FIG. 5 shows the same curves as FIG. 4 in the case of a complete eight-cell filter.
As hereinbefore, the dotted line curve 52 is that of the electric filter as defined by the theory of filters, the mixed line curve 53 that of a mechanical filter according to the prior art and the solid line curve 51 that of a filter according to the invention. The same improvements as noted in FIG. 4 are obtained. The relative pass band of the filter is 20%.
The filter comprises nine resonators constituted by identical Elinvar bars (diameter 3.5 mm, length 24 mm) vibrating longitudinally under the action of transducers constituted by diameter 2.5 mm, thickness 3 mm and length 19 mm piezoelectric ceramic elements. The resonators are coupled by couplers of the same material of identical length (1.10 mm), whose different diameters are between 1.38 and 1.42 mm. The Tschebycheff approximation is used.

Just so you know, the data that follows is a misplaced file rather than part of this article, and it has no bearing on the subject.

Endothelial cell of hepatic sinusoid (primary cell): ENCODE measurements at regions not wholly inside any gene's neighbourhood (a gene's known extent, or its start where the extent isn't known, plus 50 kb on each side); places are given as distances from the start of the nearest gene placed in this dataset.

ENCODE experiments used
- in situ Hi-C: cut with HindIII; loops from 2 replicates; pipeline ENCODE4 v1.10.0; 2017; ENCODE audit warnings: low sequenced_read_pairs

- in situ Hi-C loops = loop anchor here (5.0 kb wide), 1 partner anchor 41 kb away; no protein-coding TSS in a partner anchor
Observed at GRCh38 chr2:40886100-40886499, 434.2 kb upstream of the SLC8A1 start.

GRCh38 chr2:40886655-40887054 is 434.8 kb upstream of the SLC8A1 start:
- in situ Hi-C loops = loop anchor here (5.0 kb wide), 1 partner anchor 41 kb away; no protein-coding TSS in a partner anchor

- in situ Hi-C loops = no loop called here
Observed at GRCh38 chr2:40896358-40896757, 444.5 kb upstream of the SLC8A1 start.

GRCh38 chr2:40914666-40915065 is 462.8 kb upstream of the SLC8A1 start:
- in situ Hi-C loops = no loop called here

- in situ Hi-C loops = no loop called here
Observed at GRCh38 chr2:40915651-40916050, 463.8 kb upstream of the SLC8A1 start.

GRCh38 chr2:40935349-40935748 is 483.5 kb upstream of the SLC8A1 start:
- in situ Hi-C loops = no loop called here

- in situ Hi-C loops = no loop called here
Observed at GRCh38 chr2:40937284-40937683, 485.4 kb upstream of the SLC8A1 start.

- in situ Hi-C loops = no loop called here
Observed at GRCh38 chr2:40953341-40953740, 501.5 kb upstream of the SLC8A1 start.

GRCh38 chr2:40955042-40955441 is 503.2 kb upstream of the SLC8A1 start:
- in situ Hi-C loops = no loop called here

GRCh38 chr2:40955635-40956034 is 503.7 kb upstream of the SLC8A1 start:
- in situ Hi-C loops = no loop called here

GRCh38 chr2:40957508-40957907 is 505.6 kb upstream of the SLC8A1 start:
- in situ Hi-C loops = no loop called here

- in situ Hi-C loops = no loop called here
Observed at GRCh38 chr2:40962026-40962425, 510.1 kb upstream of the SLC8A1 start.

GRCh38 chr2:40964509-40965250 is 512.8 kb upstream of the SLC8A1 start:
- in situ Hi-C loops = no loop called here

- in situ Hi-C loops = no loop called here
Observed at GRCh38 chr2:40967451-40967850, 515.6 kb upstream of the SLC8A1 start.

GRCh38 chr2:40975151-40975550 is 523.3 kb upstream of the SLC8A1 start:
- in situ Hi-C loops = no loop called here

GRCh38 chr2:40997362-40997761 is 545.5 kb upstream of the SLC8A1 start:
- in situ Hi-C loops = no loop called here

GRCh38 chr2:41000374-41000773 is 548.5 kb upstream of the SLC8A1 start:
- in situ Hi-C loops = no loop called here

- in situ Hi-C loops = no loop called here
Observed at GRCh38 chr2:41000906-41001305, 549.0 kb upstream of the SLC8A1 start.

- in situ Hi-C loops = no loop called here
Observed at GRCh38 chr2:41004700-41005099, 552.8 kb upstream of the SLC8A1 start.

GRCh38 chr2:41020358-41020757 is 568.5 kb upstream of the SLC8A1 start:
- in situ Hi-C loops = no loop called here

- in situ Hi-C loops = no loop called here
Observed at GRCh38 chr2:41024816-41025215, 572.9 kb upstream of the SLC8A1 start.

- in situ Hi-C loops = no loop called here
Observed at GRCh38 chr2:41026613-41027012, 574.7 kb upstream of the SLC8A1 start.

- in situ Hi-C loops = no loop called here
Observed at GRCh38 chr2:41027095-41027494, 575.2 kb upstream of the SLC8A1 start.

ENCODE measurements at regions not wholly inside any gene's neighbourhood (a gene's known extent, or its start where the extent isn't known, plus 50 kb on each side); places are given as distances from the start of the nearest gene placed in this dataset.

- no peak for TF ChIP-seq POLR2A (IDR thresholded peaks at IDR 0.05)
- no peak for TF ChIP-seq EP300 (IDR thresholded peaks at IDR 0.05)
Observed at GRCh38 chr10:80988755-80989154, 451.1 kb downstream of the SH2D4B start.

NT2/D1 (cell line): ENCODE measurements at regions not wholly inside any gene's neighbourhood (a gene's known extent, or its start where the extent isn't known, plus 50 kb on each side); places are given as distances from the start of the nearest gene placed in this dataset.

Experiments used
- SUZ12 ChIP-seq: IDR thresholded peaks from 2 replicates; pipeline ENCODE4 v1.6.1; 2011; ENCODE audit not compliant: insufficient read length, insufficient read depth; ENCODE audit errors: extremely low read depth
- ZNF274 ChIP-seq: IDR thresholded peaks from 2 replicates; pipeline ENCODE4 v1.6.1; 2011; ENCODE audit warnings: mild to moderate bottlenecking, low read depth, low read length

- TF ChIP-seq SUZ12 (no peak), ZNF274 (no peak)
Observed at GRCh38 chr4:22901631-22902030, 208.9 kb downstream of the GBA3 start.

At present, the construction of broad band electromechanical filters is limited by the band width of the transducers. The application of formula (1) has made it possible to test filters having a relative band width of 40% and with the same precision as the example referred to hereinbefore.